Issues to be litigated outside of bankruptcy
Ms Justice Dunne said it was clear from the authorities that the conclusive evidence clause can be relied on by a bank against a surety in a case such as this. Nonetheless, this judgment left open the possibility of challenging the validity of the underlying debt referred to in the certificate.
If a certificate was to be relied upon on foot of a “conclusive evidence” clause, it must comply strictly with the terms provided for in the particular contract. In this case there was an argument as to whether it complied with the requirement that it be a certificate of an officer of the bank. This was a real and substantial issue which was arguable and had some prospect of success.
Referring to the status of such certificates in general, she said she did not accept a statement from Lord Denning that their standing was analogous to, if not higher than, certificates from an architect, engineer or arbitrator.
These were independent third parties who did not stand to benefit from the giving of a certificate.
There must be an argument in an appropriate case for a challenge to be made to a conclusive evidence certificate in the event that it could be demonstrated there was a significant error in the figures certified.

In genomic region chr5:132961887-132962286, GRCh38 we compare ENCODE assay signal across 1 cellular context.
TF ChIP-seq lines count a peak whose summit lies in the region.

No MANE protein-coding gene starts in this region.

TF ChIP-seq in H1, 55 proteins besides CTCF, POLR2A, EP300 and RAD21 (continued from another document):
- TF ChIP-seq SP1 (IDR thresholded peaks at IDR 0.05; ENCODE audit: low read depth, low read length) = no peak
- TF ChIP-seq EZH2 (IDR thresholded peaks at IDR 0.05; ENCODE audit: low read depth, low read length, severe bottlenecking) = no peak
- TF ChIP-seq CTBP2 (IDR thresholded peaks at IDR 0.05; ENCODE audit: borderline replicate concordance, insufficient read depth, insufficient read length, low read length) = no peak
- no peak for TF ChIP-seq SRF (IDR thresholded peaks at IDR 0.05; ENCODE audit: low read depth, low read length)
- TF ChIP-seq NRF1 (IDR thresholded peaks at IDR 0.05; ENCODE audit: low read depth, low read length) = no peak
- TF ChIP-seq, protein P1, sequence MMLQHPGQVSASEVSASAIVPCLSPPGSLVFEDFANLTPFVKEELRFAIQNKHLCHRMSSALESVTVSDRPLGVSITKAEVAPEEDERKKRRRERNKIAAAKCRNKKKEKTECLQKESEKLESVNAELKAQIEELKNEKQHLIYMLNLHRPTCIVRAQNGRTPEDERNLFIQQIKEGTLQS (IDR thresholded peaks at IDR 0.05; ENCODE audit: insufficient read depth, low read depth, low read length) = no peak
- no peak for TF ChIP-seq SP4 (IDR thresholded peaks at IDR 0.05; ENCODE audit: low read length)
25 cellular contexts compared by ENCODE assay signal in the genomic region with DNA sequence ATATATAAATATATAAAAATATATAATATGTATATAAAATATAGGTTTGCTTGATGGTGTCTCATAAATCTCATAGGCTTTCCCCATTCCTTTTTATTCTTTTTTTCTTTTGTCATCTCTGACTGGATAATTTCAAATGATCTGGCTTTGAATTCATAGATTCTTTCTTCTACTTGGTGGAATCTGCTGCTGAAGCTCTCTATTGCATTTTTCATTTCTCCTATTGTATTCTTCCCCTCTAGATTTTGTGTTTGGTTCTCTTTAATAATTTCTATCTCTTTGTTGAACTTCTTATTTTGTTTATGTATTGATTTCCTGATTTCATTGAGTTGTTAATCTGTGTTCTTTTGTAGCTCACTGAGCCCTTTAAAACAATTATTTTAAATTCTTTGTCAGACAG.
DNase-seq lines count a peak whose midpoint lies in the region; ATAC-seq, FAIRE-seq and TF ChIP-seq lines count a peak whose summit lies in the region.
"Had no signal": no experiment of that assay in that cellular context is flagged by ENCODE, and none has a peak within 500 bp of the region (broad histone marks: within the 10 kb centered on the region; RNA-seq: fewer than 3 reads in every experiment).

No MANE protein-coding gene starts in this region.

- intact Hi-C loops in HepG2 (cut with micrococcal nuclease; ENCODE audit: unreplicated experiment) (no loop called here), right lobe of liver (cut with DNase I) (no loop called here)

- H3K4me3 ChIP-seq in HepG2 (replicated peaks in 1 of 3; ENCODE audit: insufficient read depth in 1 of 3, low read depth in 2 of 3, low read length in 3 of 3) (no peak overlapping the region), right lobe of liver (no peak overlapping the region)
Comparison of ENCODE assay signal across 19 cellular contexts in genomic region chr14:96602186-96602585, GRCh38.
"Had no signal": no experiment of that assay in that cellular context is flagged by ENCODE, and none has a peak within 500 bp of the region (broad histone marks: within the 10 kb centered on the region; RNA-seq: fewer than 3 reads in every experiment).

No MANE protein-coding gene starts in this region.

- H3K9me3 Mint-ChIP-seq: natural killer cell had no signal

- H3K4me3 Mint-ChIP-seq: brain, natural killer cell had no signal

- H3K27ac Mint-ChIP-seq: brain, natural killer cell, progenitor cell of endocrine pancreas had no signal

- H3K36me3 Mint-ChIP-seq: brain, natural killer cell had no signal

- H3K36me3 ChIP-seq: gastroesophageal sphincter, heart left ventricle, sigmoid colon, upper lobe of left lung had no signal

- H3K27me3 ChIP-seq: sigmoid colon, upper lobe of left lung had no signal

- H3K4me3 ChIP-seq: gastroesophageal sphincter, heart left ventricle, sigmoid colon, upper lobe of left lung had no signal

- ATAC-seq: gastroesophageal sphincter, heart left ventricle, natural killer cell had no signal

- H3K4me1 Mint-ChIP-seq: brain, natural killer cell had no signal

She said there were limits, already examined by a very recent English Court of Appeal decision, as to the extent to which such a certificate could be relied upon. There were a number of issues in this case relating to the fees due to the receiver and the charging of interest.
The certificate relied upon by the bank did not preclude the debtor from challenging the amount said to be due either on the basis that it was overstated or that he was entitled to a set-off in relation to alleged overpayments. The debtor had raised issues that have to be litigated separately outside the bankruptcy process. Therefore she dismissed the bankruptcy summons.
The full judgment is on courts.ie
Eileen Barrington SC and Ciarán Lewis BL, instructed by Gartlan Furey Solicitors, for the applicant bank; Brian Conroy BL, instructed by Ensor OConnor Solicitors, for the respondent debtor